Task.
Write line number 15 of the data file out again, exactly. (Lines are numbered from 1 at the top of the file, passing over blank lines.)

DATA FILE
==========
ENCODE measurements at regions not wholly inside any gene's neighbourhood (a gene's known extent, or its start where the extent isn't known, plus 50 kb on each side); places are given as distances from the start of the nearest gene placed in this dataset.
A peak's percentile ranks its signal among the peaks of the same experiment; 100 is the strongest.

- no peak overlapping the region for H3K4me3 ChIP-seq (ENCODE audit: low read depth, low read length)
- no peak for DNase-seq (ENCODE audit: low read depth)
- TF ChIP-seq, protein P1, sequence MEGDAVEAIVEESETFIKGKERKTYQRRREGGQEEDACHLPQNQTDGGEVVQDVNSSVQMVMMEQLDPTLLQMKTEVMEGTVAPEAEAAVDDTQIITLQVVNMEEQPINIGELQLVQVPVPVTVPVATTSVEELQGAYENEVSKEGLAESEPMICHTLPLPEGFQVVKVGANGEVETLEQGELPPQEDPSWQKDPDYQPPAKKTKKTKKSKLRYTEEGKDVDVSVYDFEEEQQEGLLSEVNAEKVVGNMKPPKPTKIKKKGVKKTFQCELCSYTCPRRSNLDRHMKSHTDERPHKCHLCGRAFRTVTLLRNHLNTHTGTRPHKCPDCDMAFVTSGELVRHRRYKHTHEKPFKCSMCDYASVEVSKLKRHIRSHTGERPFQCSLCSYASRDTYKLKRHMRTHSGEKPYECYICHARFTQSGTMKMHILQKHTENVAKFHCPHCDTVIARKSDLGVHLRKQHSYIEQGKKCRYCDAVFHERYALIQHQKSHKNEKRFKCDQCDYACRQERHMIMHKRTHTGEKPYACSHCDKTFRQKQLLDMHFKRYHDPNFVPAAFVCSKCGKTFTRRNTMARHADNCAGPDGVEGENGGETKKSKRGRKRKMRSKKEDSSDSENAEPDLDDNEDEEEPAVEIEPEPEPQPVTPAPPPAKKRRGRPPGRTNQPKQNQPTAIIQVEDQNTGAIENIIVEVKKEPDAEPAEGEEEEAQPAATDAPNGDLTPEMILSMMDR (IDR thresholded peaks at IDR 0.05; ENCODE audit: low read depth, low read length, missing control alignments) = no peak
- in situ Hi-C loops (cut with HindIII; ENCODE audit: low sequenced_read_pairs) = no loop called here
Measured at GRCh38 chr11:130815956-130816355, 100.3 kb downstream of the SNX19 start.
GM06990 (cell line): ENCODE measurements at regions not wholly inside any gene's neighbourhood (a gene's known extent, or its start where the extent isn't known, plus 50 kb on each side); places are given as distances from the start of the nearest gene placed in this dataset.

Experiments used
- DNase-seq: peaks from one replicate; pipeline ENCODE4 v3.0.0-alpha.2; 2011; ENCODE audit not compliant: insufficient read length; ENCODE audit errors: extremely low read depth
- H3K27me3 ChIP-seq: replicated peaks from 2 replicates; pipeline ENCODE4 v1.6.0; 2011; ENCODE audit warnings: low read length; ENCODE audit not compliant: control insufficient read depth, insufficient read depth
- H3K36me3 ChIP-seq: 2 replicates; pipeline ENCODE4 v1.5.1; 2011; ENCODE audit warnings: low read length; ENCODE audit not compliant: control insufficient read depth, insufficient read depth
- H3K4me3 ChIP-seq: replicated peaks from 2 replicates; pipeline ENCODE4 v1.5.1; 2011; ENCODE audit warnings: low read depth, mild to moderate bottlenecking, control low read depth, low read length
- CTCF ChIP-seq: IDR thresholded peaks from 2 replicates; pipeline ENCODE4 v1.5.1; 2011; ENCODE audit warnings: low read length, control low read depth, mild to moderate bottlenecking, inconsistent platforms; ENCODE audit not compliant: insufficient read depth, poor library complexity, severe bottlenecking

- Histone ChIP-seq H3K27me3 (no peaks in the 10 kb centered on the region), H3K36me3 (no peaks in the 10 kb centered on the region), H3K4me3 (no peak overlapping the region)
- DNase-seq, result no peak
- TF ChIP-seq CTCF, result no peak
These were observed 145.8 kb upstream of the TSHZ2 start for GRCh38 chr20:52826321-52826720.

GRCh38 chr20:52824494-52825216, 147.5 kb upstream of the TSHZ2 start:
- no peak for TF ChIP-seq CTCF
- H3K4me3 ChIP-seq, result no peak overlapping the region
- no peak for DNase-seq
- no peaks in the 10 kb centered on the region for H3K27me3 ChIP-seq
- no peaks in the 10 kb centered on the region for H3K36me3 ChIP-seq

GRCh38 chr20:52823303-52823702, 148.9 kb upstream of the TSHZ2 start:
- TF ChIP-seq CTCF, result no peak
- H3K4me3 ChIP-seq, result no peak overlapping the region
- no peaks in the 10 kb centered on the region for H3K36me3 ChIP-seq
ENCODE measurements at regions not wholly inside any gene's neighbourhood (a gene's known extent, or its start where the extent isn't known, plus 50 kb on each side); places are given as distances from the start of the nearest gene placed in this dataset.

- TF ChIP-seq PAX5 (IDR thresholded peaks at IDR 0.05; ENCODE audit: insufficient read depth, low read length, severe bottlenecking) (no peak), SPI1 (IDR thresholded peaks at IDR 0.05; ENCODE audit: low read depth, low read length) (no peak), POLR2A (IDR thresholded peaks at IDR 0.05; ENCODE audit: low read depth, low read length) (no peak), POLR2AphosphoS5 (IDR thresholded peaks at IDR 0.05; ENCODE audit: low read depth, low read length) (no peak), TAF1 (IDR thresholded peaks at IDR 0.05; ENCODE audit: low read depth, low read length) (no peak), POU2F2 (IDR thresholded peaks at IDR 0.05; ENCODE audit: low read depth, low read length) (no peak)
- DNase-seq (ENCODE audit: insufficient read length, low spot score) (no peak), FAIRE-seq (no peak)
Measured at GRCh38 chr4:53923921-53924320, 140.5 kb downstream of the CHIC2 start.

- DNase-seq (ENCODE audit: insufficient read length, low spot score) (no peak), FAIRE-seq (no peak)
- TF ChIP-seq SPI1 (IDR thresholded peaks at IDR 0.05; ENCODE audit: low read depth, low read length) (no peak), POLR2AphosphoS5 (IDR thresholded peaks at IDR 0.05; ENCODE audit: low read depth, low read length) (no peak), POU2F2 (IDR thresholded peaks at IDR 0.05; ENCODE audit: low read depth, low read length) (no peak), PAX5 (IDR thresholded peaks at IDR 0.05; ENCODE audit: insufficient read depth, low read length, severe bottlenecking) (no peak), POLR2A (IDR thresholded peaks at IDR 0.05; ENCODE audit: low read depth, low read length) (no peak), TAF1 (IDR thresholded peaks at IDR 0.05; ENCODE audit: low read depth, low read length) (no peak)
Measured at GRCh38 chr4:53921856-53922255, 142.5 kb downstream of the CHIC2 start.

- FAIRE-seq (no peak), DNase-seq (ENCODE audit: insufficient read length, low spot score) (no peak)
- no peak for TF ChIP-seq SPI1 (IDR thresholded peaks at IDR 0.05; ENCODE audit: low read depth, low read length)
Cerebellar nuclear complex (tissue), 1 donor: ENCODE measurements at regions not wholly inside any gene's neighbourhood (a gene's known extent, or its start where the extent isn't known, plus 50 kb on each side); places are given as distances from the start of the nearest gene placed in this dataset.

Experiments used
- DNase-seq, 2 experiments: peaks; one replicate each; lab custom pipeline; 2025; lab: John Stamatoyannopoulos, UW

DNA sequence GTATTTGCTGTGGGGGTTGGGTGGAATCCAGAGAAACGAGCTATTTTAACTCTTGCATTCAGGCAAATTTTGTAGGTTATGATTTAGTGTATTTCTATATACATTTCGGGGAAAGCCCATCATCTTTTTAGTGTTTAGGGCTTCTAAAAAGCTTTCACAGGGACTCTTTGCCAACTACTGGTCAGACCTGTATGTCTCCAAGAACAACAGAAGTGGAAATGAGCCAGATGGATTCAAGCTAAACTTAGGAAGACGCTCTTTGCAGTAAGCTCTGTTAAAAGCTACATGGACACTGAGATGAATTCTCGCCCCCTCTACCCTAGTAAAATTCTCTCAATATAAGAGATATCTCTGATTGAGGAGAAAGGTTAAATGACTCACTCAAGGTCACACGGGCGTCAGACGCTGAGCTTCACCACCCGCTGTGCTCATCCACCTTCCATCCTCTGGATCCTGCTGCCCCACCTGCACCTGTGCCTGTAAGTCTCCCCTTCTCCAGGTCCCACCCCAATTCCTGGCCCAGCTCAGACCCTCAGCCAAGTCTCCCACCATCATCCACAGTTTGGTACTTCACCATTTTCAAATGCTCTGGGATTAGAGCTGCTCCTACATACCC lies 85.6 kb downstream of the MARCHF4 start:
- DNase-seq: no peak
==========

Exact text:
- Histone ChIP-seq H3K27me3 (no peaks in the 10 kb centered on the region), H3K36me3 (no peaks in the 10 kb centered on the region), H3K4me3 (no peak overlapping the region)